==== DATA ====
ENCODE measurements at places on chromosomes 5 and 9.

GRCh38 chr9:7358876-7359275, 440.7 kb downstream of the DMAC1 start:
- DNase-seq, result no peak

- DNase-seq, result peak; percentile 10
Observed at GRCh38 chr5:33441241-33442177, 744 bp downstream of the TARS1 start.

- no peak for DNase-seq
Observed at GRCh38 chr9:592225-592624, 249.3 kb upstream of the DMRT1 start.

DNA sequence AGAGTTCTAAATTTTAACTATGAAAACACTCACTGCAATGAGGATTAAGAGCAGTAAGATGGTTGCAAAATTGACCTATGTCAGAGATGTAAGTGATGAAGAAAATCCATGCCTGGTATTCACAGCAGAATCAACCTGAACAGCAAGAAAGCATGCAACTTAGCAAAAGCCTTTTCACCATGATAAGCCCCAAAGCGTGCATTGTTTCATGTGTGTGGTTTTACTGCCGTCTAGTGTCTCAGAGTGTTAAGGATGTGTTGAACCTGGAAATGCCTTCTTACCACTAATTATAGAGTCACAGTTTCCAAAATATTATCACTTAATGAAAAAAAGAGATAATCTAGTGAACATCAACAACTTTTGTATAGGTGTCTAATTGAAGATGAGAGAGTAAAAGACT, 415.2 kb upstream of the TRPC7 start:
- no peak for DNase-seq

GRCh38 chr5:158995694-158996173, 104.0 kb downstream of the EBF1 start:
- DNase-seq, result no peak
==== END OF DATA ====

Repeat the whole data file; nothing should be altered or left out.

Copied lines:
ENCODE measurements at places on chromosomes 5 and 9.

GRCh38 chr9:7358876-7359275, 440.7 kb downstream of the DMAC1 start:
- DNase-seq, result no peak

- DNase-seq, result peak; percentile 10
Observed at GRCh38 chr5:33441241-33442177, 744 bp downstream of the TARS1 start.

- no peak for DNase-seq
Observed at GRCh38 chr9:592225-592624, 249.3 kb upstream of the DMRT1 start.

DNA sequence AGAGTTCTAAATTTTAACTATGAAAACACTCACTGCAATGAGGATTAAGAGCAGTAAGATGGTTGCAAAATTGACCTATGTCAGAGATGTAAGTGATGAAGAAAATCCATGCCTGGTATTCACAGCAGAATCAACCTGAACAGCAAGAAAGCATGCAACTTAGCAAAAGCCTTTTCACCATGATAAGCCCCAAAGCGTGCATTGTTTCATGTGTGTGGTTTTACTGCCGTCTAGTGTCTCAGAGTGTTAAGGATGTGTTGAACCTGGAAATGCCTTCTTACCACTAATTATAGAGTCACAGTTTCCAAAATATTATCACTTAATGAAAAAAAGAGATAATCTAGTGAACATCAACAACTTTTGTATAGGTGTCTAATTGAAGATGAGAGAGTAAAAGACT, 415.2 kb upstream of the TRPC7 start:
- no peak for DNase-seq

GRCh38 chr5:158995694-158996173, 104.0 kb downstream of the EBF1 start:
- DNase-seq, result no peak